Just got a call from colleague looking at microwave pyrolysis — and like my first look into inorganic hydrothermal reactions — I thought, well we are going from something traditionally done at higher temperature to a lower temperature in the microwave — my horse is pushing the cart again. Anyway, I put my hook in the water too….and although this is not a well established area, it is certainly doable, and fascinating.

Let’s back up a bit — most of these reactions I am speaking of are centered around aromatic cyclizations and rearrangement reactions….lots of dancing and not enough N atoms for me, but I do appreciate ring construction. A recent publication (JOC 2009)has perked me up to a whole host of things that can be tried — and quick too.I have included the scheme below how to thing of moving from FVP to MFP:

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Azulene thermal rearrangement

Looking at the scheme is like taking in the development of Pd catalysts and ligand optimization for the first time– we all kind of get the idea that graphite and nanotubes might be effective, but who’s going to figure it out. Since there are a number of examples of graphite applications and modifications: exfloliation, intercalation and doping strategies — some fine tuning to fit the application. If you have ever used graphite in a synthetic reaction — as a “susceptor” then you have experienced how quickly it absorbs the microwave radiation and how quickly you can get to the desired temperature…so if we add to that CNTs and SiC there are a number of things that can be done. But for this exercise — this group performed these reactions in a solid form — or solventless.

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Cyclizations on graphite — very fast! 450C may be just a tad much

As I read through the article looking for signs on how I could use this — I noticed several critical points the group noted throughout their process: 1) open vs. closed-vessel, 2) nitrogen atmosphere 3) power applied at short intervals (not pulsing folks), 4) in open vessel glass wool plug applied to prevent “ejection of material,” (and sealed tubes to prevent sublimation or losing material) 4) the addition of a thermocouple to look closely at the temperature rather than relying on an outside IR measurement — for verification and because the IR sensor in their unit topped out at 300C and 5) the lack of a build-up of pressure — very good. What I also noticed was the lack of agitation in the mixture so there is a possibility of creating hot-spots. I can see thee chemists in the lab now.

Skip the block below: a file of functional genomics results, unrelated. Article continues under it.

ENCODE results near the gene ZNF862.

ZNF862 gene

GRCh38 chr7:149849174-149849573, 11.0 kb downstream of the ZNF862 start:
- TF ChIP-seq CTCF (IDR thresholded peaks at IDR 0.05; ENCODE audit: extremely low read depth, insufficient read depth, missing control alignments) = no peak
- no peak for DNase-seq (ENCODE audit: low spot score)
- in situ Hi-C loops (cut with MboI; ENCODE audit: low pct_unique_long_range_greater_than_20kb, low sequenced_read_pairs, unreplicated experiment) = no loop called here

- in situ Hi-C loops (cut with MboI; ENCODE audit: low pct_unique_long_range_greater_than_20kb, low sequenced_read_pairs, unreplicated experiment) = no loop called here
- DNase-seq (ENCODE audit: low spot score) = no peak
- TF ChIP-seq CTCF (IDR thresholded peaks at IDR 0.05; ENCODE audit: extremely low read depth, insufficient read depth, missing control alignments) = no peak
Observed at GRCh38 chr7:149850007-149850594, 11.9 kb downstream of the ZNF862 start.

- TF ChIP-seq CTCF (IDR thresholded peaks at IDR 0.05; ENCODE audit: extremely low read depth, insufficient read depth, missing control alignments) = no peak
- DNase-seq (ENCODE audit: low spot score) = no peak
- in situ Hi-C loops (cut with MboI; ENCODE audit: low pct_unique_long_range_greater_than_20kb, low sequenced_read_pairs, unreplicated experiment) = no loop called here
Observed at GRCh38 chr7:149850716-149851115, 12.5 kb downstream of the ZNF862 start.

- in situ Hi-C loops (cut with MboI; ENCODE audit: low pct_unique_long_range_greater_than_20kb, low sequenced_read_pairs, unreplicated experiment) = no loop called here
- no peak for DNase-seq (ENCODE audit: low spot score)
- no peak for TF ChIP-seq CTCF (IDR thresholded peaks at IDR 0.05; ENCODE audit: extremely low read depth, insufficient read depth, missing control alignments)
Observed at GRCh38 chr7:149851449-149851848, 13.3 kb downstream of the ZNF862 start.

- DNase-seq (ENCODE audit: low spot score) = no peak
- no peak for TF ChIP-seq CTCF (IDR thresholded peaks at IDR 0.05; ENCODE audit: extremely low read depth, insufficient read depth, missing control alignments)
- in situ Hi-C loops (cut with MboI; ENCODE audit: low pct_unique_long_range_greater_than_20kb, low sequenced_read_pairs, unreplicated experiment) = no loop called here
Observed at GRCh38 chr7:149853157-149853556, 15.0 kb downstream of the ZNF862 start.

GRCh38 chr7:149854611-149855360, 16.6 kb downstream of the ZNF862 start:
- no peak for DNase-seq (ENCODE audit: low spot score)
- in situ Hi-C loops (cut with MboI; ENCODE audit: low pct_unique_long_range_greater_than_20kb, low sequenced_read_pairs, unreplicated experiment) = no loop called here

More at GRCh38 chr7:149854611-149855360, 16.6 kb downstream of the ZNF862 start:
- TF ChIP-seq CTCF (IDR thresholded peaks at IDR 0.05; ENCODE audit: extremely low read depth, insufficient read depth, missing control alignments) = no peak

I included a few of their successful schemes below to show the utility of the chemistry and to note that there is plenty of unexplored territory out there. Take a look at their improvements over taking these reactions to 900C.

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Thermal rearrangement of 2-ethynylbiphenyl on graphite

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Elbs Cyclizations and related reactions

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Continued

Nice development of some microwave pyrolysis reactions and a great starting point for further study. Kudos to this group and enjoy the paper.

 

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